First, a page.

Finally, Bush’s immigration proposal will create a stronger economy. First, it will call upon undocumented workers already working in the United States to pay taxes for the services that they use. These additional taxes will contribute to pay off America’s burgeoning deficit. Second, allowing alien workers to work legally will help to keep businesses alive. Suzanne Gamboa of the Miami Herald argues that, “Bush’s strongest support comes from members of the U.S. business community who have experienced a shortage of American workers to fill service-sector jobs such as hotel and motel workers, cleaning crews and farm laborers and want a temporary worker program to ensure a continued flow of people for those positions.” Businesses across America depend on foreign labor to fill positions for which natives are unavailable. If Bush’s proposal is made into law, these businesses will be afforded a legitimate way to stay alive, preserving jobs for Americans.
Commentators have expressed concern that allowing businesses to employ foreign workers legally will drive wages down. This concern, however, fails to account for the fact that businesses already employ thousands of foreign workers-–often at less than minimum wage. If anything, allowing undocumented workers the opportunity to work legally will raise wages by placing formerly unprotected workers under the protection of minimum wage law.
The claim has also been made that it will require a massive bureaucracy to enforce the stipulation that jobs can only be offered to foreign workers if there are no native workers available. There are several possible solutions to this anticipated problem, however. One example of such a solution is the establishment of review boards in each city, controlled by city legislatures and paid for, in part, by the fees required of those undocumented workers already in America who apply for legal status. An American worker who felt that he was unjustly cheated out of a job by a foreign worker could appeal to the review board in his city. If the board sided with him, then the employer who hired the foreign worker would be fined. If the board sided against him, then he would be fined. These fines could also be used to pay the salaries of board members.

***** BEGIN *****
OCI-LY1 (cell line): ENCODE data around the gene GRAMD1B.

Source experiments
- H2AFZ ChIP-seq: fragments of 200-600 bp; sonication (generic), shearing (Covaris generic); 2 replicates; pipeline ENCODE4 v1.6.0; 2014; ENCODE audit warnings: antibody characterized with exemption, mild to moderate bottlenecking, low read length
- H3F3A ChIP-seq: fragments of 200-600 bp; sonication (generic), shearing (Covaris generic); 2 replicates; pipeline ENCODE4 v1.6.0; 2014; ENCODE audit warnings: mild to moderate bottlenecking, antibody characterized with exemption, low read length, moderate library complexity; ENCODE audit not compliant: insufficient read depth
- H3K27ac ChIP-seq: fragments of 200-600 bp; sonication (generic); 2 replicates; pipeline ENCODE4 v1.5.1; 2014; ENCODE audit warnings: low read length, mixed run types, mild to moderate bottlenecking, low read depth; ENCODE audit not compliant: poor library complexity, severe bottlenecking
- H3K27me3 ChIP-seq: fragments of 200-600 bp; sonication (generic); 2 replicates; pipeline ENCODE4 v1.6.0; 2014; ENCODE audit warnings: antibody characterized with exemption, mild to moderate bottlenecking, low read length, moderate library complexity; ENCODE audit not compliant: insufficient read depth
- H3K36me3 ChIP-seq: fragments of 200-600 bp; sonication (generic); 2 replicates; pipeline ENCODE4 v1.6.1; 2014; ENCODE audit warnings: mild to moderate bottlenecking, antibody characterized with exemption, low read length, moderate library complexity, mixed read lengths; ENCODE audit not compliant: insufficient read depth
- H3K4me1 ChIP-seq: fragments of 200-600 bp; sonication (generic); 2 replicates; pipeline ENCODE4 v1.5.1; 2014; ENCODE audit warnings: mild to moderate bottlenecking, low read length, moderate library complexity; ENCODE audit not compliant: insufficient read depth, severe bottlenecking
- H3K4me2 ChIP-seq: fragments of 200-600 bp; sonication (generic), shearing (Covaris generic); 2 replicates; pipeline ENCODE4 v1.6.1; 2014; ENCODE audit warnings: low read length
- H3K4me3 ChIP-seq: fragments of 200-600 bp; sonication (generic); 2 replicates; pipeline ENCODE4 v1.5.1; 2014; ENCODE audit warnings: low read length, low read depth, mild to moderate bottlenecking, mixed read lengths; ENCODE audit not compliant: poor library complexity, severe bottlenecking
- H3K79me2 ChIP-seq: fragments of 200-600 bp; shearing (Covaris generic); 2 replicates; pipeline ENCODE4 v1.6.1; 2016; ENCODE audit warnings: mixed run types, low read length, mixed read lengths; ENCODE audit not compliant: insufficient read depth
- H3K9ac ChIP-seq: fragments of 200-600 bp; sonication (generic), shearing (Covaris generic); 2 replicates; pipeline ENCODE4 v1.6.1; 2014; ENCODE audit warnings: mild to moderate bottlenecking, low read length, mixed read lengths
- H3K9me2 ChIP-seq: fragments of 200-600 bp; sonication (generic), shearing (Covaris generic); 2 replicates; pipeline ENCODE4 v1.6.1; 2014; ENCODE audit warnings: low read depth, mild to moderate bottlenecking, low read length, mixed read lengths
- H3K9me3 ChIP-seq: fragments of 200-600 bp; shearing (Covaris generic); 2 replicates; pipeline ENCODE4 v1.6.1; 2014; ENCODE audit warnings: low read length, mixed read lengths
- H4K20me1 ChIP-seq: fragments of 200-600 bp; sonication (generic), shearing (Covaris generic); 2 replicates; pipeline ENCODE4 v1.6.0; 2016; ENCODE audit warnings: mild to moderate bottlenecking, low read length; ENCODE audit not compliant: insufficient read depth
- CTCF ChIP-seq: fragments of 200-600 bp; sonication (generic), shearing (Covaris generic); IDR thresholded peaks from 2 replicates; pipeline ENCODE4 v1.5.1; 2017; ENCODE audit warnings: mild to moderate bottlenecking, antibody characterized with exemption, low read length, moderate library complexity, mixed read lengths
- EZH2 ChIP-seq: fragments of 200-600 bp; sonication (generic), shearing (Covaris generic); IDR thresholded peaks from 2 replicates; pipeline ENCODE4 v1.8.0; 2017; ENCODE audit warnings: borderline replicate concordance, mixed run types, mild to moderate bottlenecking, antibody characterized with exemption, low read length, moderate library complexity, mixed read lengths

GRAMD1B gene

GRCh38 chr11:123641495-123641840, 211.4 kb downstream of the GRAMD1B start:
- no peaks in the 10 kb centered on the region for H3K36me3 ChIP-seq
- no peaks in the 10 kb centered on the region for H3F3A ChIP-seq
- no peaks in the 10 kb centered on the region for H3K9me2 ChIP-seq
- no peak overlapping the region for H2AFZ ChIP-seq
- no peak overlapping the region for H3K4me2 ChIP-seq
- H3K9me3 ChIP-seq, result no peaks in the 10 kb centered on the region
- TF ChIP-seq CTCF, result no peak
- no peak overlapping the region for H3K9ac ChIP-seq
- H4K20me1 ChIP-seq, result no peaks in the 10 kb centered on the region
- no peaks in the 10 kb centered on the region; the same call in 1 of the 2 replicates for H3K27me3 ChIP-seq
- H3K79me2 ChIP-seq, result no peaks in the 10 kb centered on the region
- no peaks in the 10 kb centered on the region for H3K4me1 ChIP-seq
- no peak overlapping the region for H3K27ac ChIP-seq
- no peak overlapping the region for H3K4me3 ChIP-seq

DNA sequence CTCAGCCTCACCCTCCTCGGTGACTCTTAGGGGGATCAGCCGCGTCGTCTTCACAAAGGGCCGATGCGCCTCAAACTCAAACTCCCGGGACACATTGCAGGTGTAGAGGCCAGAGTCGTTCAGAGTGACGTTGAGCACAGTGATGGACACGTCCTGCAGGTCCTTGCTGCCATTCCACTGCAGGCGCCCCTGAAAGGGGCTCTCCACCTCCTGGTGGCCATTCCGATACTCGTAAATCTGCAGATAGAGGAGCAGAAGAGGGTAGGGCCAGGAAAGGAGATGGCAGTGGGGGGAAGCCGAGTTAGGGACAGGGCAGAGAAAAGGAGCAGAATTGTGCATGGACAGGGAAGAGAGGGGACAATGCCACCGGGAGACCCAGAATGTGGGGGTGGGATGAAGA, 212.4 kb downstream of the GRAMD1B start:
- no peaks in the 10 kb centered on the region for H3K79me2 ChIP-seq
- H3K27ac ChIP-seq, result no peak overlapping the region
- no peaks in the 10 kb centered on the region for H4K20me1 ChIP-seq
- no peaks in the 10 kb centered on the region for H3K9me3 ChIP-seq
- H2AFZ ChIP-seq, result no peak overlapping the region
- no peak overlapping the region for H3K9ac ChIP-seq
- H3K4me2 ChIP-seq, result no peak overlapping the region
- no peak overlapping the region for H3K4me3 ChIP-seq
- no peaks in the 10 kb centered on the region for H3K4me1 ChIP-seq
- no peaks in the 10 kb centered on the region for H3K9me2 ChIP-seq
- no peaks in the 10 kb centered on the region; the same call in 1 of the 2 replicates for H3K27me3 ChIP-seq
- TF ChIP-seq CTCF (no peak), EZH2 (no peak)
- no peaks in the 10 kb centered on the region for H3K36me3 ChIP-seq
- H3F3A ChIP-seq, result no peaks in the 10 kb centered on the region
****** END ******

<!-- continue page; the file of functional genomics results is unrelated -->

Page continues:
Bush’s immigration proposal has not yet been articulated as legislation. And as has been shown, there are still many questions to be considered. However, the idea of allowing undocumented workers the opportunity to apply for status as legal temporary workers is a strong solution to a persistent problem. It is a proposal that not only shows compassion to foreign workers but also strengthens America.
Nikki McArthur is a junior in Saybrook College and Editor-in-Chief of The Yale Free Press.